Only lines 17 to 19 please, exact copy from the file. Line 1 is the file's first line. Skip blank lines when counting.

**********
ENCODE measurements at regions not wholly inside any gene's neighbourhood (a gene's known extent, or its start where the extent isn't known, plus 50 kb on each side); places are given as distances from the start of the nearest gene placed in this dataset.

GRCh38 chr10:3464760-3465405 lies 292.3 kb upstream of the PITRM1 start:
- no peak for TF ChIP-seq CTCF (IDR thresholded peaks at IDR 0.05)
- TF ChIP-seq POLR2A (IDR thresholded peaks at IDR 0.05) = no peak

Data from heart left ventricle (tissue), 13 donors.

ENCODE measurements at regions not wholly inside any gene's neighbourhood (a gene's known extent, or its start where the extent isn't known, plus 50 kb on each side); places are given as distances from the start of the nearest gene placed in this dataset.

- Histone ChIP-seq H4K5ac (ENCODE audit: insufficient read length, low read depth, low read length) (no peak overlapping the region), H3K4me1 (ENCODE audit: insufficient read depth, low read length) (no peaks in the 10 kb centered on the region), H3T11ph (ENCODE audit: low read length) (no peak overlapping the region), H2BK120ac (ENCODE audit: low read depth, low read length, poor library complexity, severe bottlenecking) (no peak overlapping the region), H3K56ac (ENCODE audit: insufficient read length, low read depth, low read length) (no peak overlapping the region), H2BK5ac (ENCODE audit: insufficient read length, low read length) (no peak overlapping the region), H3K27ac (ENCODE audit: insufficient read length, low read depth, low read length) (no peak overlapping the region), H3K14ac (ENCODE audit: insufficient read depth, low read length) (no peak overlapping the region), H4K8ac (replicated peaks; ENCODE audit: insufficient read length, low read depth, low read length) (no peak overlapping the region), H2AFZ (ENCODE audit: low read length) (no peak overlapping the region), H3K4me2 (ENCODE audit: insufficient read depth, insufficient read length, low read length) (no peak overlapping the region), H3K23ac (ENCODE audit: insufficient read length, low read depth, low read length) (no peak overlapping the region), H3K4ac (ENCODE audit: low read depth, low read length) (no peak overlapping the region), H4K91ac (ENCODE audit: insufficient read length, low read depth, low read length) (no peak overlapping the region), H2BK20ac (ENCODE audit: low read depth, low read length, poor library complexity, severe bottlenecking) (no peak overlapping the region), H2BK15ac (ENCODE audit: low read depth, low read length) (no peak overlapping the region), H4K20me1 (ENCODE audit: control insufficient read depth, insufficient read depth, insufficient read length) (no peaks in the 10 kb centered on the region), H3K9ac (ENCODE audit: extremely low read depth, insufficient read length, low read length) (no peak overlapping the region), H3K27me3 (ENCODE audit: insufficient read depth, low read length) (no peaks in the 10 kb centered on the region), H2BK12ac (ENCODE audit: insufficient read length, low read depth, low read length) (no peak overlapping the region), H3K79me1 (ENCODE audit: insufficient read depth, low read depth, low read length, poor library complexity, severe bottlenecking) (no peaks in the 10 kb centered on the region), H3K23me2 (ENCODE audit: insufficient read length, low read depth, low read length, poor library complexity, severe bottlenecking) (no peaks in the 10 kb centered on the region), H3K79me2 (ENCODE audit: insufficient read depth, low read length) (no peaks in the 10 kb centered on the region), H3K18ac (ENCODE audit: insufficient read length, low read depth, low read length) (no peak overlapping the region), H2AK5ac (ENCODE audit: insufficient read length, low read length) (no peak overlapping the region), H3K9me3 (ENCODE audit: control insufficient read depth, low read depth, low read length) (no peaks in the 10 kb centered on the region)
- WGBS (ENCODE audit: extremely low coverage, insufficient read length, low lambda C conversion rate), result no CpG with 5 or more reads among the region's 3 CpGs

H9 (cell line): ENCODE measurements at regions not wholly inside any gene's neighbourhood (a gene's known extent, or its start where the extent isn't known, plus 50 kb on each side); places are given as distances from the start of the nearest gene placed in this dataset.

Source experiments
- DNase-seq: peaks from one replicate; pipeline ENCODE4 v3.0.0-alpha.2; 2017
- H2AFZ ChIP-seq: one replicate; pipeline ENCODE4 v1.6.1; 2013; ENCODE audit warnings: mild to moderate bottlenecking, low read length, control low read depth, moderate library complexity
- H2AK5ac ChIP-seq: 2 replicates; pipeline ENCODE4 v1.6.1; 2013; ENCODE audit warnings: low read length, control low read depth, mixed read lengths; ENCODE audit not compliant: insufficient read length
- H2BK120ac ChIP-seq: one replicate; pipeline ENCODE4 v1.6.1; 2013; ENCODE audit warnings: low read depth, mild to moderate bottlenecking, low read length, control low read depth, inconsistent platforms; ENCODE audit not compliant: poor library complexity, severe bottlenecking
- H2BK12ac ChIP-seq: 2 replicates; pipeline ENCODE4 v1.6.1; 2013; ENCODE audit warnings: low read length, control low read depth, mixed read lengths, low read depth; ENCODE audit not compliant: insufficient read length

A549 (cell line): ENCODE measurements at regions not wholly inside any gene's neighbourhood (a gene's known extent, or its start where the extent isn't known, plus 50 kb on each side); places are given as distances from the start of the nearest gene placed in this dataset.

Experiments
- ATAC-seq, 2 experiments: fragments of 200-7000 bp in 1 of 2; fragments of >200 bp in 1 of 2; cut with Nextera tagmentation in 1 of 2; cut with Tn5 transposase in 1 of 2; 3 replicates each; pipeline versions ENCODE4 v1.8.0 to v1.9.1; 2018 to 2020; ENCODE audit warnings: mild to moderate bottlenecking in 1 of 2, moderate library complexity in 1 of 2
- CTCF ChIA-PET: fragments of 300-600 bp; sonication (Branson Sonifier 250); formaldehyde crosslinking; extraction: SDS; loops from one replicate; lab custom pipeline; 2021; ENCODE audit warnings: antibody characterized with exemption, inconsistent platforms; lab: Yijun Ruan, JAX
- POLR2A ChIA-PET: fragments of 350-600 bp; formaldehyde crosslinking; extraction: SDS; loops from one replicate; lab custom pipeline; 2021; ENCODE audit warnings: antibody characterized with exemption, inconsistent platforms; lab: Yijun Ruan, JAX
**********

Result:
Experiments
- ATAC-seq, 2 experiments: fragments of 200-7000 bp in 1 of 2; fragments of >200 bp in 1 of 2; cut with Nextera tagmentation in 1 of 2; cut with Tn5 transposase in 1 of 2; 3 replicates each; pipeline versions ENCODE4 v1.8.0 to v1.9.1; 2018 to 2020; ENCODE audit warnings: mild to moderate bottlenecking in 1 of 2, moderate library complexity in 1 of 2
- CTCF ChIA-PET: fragments of 300-600 bp; sonication (Branson Sonifier 250); formaldehyde crosslinking; extraction: SDS; loops from one replicate; lab custom pipeline; 2021; ENCODE audit warnings: antibody characterized with exemption, inconsistent platforms; lab: Yijun Ruan, JAX